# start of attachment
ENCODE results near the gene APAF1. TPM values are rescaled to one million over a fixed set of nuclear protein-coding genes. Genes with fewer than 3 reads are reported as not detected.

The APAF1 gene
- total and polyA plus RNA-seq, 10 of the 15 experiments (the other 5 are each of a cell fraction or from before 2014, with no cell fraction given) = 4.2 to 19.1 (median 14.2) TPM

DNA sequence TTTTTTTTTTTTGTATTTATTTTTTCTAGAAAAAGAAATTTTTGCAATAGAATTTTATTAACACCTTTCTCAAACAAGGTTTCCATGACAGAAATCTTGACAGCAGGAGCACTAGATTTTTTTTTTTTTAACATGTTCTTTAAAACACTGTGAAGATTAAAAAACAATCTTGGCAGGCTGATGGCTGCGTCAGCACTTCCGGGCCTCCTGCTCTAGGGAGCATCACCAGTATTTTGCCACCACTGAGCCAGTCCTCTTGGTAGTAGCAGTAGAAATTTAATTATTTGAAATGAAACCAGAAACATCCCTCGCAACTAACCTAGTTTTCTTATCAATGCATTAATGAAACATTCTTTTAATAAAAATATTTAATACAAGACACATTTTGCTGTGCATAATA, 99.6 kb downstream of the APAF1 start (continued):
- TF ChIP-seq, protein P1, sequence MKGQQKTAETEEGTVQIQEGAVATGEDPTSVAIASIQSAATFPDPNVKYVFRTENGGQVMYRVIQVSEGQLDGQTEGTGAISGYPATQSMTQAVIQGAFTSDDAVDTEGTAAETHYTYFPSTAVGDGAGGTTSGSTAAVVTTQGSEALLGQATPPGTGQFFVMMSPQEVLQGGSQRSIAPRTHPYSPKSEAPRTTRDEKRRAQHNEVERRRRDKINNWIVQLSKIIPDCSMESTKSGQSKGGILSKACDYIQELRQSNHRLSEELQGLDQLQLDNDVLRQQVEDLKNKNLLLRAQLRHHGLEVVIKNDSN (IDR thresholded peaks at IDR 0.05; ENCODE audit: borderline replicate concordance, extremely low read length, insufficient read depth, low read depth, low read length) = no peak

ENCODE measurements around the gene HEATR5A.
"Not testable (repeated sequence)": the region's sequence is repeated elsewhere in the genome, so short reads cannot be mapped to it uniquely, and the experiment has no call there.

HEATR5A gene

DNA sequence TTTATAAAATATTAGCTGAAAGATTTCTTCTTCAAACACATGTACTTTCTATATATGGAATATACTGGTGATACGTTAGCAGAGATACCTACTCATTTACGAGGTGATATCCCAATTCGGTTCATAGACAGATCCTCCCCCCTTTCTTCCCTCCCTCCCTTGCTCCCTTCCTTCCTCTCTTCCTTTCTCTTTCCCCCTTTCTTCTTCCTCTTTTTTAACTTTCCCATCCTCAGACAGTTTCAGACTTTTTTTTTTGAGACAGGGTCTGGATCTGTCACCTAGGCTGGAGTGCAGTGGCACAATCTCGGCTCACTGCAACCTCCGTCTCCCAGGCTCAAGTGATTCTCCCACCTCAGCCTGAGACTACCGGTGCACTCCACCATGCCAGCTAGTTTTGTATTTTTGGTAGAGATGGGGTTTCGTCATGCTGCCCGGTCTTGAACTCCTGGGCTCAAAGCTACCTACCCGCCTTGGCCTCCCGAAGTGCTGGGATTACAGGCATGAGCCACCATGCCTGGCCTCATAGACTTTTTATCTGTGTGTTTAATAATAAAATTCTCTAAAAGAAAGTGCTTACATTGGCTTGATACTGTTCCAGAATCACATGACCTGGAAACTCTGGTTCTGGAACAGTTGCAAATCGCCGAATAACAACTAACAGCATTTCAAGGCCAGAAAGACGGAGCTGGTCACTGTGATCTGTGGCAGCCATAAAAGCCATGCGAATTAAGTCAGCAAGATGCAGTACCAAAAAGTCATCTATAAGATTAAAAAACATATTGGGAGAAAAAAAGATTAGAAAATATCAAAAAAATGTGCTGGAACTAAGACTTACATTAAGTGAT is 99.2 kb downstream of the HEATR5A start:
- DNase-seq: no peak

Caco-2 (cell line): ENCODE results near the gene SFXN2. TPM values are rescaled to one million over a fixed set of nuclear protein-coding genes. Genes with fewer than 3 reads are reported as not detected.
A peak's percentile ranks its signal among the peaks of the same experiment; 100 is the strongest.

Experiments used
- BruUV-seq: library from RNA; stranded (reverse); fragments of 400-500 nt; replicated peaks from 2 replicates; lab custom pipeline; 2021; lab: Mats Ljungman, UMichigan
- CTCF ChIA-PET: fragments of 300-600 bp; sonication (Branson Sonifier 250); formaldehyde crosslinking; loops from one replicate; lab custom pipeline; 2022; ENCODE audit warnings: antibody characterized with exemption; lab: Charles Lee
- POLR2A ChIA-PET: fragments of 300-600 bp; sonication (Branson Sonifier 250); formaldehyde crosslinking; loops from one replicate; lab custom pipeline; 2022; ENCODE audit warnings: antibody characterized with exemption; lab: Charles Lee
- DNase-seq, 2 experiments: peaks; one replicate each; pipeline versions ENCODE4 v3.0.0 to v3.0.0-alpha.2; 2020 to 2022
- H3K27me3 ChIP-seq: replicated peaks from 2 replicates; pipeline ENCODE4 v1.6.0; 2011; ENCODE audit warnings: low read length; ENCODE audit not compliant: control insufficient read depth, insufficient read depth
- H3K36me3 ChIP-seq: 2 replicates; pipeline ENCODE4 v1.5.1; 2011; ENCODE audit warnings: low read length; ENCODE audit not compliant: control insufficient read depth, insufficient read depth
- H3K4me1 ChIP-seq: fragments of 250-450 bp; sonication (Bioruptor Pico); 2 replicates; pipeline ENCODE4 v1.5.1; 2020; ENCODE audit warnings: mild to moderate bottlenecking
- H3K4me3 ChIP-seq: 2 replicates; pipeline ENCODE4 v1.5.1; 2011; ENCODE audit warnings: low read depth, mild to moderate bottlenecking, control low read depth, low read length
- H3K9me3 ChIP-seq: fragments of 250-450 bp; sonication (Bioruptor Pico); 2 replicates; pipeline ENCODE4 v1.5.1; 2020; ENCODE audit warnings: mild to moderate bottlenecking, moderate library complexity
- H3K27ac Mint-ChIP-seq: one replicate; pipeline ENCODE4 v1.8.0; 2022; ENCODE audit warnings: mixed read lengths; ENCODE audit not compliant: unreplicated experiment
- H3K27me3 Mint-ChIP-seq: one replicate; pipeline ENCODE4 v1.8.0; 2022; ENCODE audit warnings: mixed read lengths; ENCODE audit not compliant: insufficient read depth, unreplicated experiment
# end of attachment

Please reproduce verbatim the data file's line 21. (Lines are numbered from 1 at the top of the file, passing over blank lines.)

- H3K4me3 ChIP-seq: 2 replicates; pipeline ENCODE4 v1.5.1; 2011; ENCODE audit warnings: low read depth, mild to moderate bottlenecking, control low read depth, low read length